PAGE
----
Their Dreams to Come True, Their World to Conquer by Mélys Codo

On June 7, 2017, CEN8 opened the art exhibition My Dreams, My World in a gallery located in the basement of Out of the Brew, a café at the heart of Goldsmiths’ student life. Celebrating the artistic achievements of our young bright artists, the exhibition also provided with a momentous occasion to reflect upon our community, and on the fundamental place children’s artistic development plays in it.

On the 7th of June, as the launch of the CEN8 Kids art exhibition was about to begin, volunteers gathered in the basement of the café Out of the Brew. Guided through the staircase by a long-winding fresco of colourful children handprints, volunteers reached the gallery where they stood in awe of the amount of work which had been achieved by CEN8 Kids this year during Wednesday and Thursday art workshops. The title of the exhibition suddenly became all too clear: the artists – barely older than ten years-old – had generously invited us to discover and explore worlds unsuspected, dreams that had never been dreamt before. Understandably, the excitement was tangible. Art workshop facilitators and children alike were eager to share months of hard work and of artistic endeavour with parents and, in the days to follow, with the vibrant community of New Cross.


The opening ceremony soon started, as Goldsmiths’ warden, Patrick Loughrey, made his way to the garden of the café. Praising CEN8 activities, the university warden expressed his faith in the children’s talent and the necessity to nurture their creativity at a very young age, to let them know that “their work at least is as good if not better than anyone else’s”. He further acknowledged the fundamental role that the partnership between CEN8 and Goldsmiths, University of London played in ensuring children’s dedication to the arts, insisting that the strength of the community constituted a fertile ground for children’s artistic growth. Addressing the assembly of parents, children and volunteers, Patrick Loughrey urged our young artists to hold on to their craft. “Art is for me, for us” he said. “Don’t let it be for lucky people. Let it be for you.”.  

His words could not have resonated with more echo. As the assembly came down to the gallery and discovered the children’s works of art, there was no doubt regarding our CEN8 Kids’ understanding that art belonged to them.


Pat Loughrey cuts the ribbon opening the exhibition

The exhibition – described by the curators as the representation of the “ways in which the children of CEN8 Kids Art Club explore their environment […] and their efforts to bring those dreams to life through creative projects”, and as a manifestation of “children’s freedom of imagination and interpretation” – concretely evidenced both the collaborative work which children had undertaken, and the individual artistic effort they had contributed during the art workshops. From two-dimensional puppets, which illustrated figuratively the ways children pictured themselves, to felt masks reminiscent of super-heroes and pointing to the affirmation of children’s self-confidence, every single piece of artwork came to tell the story of young artists’ promising awakening to their own presence in the world; to the place they are to take within society.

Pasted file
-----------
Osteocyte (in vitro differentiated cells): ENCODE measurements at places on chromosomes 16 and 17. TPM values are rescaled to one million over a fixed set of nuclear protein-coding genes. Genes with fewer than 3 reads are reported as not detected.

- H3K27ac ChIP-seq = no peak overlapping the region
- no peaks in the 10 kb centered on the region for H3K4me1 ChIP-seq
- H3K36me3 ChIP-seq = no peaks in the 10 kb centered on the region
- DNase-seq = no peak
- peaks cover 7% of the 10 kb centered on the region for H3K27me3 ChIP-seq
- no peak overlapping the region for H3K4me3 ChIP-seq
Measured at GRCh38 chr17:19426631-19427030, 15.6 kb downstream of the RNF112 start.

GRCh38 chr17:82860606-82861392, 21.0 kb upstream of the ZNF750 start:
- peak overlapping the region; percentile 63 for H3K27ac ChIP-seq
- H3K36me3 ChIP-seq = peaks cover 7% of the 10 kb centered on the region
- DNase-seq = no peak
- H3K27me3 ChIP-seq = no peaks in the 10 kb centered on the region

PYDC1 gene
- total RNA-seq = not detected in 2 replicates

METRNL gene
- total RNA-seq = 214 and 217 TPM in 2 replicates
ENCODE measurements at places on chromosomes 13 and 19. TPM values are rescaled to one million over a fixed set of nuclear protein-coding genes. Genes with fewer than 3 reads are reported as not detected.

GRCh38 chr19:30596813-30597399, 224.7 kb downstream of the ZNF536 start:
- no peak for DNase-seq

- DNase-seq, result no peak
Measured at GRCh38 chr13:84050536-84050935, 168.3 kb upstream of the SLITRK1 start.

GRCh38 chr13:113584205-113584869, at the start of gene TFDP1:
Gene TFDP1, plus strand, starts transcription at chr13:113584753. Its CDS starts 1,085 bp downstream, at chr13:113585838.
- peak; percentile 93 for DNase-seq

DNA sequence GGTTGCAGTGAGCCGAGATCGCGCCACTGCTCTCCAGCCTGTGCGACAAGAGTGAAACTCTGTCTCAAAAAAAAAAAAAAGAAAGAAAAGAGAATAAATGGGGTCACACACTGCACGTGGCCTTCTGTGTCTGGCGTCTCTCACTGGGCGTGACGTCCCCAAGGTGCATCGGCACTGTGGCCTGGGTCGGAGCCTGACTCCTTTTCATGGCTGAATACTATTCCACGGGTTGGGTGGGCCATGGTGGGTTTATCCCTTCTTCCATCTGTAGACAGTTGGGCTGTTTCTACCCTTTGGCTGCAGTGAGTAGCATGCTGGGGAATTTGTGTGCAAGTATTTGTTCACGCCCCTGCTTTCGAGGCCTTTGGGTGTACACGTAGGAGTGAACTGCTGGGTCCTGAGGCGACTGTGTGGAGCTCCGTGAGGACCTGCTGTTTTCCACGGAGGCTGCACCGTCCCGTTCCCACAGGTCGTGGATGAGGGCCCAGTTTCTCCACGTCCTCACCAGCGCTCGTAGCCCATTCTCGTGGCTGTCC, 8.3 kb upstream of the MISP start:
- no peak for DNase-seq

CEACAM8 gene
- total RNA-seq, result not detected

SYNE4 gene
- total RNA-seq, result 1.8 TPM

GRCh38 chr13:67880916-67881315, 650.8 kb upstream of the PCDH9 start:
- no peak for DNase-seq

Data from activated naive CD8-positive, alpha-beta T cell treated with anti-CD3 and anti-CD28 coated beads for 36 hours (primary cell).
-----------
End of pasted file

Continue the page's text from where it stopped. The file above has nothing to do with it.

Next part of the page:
In that regard, one striking, meaningful piece caught attention. Made out of single sheets of geometric pattern drawings produced individually by children before being woven together, a flying carpet hung, ready for use, on the back wall of the gallery. This magical artefact, resulting from a collaboration between children, was a sign directly addressed to the future; not only the children would “fly off to their dream places”, they would fly off to a future which they decide to build together – a future that belongs to them.  

Flying Carpet

Flying Carpet

The children have shown us that collaborative effort and team-work are key – both at the microcosmic level of CEN8 art workshops, and the macrocosmic level of the wider local, or even national community. Initiative like CEN8 matter. One of the parents, who expressed his admiration and pride at the “great initiative” undertaken by CEN8, passionately claimed this golden truth, arguing that “initiatives like this should be replicated nationally, around the country, in order to develop children’s vision from a very young age.”  

Artist Richard Dedomenici has said “As children we’re natural artists. Then we get that inclination beaten/taught out of us at school and have to pay thousands of pounds to relearn it in art school.” May our CEN8 Kids never be taught out of their artistic inclination; may they grow within an environment which fosters their confidence in their own talent; may they make their dreams come true, and leave their imprint into the world.

By the look of the walls of the Out of the Brew gallery, they’re off to a pretty good start.  



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